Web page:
GOOD NEWS! The South African Branch of the SCBWI (Society of Children’s Book Writers and Illustrators) is up and running.
The Society of Children’s Book Writers and Illustrators has been active internationally since 1971. There are currently more than 18,000 members worldwide, in over 70 regions, making it the largest children’s writing organization in the world. For more information and to join the society, visit the web site www.scbwi.org
To put the objectives and strategies of the South African branch of the SCBWI in perspective, I need to give you some background:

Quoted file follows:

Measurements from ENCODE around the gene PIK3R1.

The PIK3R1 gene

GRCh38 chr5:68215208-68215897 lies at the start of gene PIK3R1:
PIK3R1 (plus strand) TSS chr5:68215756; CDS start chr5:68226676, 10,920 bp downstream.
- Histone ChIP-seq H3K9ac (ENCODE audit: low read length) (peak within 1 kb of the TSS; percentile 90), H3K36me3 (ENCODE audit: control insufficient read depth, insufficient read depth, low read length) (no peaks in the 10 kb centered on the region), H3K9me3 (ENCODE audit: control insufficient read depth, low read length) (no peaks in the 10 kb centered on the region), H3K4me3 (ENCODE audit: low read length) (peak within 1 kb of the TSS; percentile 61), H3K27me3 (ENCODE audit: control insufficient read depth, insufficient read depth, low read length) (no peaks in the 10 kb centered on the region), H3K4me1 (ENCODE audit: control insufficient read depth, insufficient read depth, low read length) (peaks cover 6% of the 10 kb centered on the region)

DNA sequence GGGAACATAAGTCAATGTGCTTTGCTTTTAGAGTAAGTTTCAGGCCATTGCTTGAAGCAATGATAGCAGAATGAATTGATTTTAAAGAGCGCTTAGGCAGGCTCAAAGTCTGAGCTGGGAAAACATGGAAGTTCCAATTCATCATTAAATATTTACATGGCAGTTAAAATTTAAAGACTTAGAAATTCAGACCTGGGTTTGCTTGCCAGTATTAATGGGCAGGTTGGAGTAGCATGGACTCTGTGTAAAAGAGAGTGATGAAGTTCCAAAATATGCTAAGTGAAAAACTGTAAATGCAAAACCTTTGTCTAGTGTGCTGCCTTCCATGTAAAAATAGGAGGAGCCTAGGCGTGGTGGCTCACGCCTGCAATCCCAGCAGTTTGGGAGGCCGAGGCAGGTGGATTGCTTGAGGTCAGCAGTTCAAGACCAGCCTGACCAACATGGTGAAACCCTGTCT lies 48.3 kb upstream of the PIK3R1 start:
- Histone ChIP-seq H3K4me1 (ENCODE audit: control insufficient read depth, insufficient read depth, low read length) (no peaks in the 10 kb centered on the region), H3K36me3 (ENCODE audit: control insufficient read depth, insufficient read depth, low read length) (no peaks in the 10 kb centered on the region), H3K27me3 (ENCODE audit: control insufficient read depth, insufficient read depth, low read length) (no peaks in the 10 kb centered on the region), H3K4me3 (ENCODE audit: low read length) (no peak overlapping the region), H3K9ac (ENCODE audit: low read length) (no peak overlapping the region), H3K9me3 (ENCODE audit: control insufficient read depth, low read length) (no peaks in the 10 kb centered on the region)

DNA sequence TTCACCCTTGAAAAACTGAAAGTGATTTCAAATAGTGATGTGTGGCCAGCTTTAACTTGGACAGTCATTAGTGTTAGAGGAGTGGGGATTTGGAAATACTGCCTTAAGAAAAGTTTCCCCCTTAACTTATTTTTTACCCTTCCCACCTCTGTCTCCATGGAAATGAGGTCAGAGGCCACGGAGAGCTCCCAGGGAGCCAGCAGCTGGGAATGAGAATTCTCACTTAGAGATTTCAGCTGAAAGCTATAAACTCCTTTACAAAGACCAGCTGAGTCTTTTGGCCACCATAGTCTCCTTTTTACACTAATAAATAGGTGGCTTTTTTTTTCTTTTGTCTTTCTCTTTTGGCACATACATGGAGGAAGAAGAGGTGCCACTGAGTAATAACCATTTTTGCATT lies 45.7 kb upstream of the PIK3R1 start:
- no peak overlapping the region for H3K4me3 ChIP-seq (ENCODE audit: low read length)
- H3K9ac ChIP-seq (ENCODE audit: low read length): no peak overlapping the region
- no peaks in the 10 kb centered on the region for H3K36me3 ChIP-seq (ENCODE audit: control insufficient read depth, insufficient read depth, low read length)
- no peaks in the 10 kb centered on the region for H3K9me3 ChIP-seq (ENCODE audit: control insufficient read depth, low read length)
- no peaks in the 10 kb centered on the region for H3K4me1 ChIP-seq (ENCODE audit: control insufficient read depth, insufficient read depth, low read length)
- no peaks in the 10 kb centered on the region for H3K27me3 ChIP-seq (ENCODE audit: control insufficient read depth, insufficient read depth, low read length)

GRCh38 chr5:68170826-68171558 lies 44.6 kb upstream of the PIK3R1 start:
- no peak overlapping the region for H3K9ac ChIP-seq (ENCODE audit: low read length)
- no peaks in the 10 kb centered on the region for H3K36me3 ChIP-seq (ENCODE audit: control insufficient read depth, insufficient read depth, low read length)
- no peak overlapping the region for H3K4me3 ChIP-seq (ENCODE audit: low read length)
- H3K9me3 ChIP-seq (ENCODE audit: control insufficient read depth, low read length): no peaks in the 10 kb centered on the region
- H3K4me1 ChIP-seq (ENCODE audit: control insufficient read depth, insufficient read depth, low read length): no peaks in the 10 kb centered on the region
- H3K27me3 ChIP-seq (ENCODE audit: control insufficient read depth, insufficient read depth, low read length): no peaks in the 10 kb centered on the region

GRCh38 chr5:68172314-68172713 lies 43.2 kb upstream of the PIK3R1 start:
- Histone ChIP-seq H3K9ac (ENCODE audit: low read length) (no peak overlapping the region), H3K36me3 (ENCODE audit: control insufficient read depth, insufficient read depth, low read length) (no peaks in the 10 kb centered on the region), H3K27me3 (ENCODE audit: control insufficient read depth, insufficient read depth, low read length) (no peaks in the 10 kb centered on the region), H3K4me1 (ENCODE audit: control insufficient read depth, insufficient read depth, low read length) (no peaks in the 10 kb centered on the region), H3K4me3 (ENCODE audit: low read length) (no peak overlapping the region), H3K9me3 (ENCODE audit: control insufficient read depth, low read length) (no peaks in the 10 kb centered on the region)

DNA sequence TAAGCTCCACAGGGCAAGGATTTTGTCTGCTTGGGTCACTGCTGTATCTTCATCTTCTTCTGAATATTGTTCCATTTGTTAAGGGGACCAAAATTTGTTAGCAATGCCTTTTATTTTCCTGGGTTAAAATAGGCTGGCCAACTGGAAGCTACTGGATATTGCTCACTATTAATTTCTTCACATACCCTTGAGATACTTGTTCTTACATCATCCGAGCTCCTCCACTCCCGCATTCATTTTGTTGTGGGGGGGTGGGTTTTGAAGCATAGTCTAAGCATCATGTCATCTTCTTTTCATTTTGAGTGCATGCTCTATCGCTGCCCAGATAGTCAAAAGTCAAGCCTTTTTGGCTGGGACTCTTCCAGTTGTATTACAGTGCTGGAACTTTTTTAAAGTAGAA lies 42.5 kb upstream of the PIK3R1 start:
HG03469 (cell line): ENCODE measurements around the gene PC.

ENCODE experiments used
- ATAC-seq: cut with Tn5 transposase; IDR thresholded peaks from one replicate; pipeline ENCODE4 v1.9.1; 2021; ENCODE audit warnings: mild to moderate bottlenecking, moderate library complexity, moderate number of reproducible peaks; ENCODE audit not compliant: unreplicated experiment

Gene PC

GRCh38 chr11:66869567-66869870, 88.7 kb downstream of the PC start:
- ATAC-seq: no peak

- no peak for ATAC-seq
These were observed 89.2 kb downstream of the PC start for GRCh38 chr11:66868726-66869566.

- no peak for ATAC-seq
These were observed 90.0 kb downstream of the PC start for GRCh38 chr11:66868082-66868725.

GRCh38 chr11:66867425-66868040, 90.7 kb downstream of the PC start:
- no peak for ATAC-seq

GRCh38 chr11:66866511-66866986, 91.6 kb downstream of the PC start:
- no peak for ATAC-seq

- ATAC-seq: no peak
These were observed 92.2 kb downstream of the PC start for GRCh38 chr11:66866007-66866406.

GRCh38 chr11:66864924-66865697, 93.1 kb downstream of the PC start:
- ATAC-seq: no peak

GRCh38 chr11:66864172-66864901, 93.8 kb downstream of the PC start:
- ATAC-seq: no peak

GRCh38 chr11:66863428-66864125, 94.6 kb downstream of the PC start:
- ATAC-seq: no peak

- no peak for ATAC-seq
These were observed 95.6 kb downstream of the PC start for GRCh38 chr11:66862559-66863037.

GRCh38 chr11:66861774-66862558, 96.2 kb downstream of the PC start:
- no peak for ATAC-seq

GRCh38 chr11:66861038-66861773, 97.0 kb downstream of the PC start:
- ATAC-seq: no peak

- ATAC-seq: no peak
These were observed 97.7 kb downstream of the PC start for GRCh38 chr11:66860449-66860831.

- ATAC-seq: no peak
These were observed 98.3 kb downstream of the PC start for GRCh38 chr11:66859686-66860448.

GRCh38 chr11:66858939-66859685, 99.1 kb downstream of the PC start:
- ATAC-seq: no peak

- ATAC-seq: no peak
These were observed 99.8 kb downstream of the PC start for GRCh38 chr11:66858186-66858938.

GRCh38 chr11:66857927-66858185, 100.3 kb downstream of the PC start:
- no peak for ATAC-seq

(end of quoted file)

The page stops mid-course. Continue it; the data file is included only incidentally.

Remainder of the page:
The life of a children’s book writer and illustrator in Africa is a fascinating one. This continent, and specifically the “new” South Africa has to focus so strongly on education and basic literacy that writers and illustrators can very easily become submerged in producing “strictly educational” material, virtually on an assembly line basis. With a relatively small pool of professional writers and illustrators of children’s books, the same people very often work in the fields of educational publications and trade books, although relatively few of the latter are published these days. With the aim of having educational publications prescribed at schools and working within the strictly regulated parameters of curricula, and very often against virtually impossible deadlines, there is the distinct danger that a writer/illustrator may lose the magic of purely creating work to be read for love and pleasure. Keep in mind that talented writers and illustrators in our part of the world do not create educational material only for the money (it really is not terribly much), but also to try and contribute to what our president poetically has called “The African Renaissance”, of which education and basic literacy are keystones.